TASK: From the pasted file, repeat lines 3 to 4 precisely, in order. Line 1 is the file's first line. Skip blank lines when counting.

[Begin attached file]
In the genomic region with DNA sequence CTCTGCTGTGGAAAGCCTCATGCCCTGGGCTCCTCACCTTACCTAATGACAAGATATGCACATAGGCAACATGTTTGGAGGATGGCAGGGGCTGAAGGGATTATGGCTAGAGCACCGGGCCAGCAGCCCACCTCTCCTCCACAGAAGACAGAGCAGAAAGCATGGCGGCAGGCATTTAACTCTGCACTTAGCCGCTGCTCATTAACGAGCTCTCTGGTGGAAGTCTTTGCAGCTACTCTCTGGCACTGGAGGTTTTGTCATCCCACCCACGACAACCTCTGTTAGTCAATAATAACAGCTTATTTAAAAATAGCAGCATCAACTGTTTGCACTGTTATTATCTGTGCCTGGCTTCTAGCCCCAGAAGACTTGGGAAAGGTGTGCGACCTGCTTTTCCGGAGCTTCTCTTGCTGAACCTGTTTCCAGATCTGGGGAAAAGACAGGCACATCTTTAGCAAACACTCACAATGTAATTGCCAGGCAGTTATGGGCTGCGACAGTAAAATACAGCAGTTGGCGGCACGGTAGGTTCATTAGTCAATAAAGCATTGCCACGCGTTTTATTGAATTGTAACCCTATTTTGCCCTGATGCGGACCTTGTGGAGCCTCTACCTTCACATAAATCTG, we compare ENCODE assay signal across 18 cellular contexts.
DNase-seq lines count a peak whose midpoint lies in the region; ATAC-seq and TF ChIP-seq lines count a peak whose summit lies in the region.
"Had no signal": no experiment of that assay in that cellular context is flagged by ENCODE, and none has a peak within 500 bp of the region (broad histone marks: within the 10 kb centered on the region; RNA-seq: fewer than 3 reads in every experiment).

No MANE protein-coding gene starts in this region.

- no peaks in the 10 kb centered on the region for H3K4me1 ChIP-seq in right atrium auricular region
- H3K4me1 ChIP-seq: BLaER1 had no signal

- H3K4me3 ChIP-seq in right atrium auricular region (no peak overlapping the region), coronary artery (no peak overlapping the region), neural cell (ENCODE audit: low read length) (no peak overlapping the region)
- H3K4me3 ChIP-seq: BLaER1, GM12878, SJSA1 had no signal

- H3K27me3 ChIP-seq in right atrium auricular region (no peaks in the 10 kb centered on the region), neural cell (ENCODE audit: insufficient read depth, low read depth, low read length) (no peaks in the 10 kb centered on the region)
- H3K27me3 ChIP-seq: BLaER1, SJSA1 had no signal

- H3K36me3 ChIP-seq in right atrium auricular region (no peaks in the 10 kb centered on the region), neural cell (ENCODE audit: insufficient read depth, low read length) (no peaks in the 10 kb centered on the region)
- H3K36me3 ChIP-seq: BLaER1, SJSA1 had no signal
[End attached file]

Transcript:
"Had no signal": no experiment of that assay in that cellular context is flagged by ENCODE, and none has a peak within 500 bp of the region (broad histone marks: within the 10 kb centered on the region; RNA-seq: fewer than 3 reads in every experiment).

No MANE protein-coding gene starts in this region.